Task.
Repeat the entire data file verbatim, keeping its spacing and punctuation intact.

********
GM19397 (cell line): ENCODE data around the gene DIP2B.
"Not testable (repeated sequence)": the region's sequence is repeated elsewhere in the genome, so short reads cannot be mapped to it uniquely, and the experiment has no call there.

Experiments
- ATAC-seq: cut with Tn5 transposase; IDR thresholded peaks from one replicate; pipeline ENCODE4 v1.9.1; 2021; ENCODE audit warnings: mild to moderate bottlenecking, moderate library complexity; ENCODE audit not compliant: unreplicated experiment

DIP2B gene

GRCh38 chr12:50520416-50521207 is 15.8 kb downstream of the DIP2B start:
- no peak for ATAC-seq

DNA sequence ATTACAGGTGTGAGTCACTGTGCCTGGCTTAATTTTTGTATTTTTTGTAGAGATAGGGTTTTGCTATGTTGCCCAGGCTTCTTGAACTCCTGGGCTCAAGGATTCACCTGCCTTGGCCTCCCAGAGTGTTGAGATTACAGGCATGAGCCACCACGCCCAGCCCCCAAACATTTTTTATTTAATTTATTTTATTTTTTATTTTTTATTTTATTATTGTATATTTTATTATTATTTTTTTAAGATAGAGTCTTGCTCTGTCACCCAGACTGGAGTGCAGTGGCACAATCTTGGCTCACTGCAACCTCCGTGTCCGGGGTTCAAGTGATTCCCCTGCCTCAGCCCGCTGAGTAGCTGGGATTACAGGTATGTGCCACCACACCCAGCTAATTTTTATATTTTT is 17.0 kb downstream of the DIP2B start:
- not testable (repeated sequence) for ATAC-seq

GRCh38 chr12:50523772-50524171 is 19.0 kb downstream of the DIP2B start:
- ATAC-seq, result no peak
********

GM19397 (cell line): ENCODE data around the gene DIP2B.
"Not testable (repeated sequence)": the region's sequence is repeated elsewhere in the genome, so short reads cannot be mapped to it uniquely, and the experiment has no call there.

Experiments
- ATAC-seq: cut with Tn5 transposase; IDR thresholded peaks from one replicate; pipeline ENCODE4 v1.9.1; 2021; ENCODE audit warnings: mild to moderate bottlenecking, moderate library complexity; ENCODE audit not compliant: unreplicated experiment

DIP2B gene

GRCh38 chr12:50520416-50521207 is 15.8 kb downstream of the DIP2B start:
- no peak for ATAC-seq

DNA sequence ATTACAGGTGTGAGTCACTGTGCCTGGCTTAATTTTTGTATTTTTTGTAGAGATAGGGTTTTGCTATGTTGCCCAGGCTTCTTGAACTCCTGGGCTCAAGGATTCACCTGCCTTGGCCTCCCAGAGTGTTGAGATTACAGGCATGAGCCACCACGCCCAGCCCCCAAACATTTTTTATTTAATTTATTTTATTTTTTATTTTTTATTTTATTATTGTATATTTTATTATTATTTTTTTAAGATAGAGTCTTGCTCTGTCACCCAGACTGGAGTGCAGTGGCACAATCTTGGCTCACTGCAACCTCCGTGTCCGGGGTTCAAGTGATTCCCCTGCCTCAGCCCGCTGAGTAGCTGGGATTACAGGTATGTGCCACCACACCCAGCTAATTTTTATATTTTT is 17.0 kb downstream of the DIP2B start:
- not testable (repeated sequence) for ATAC-seq

GRCh38 chr12:50523772-50524171 is 19.0 kb downstream of the DIP2B start:
- ATAC-seq, result no peak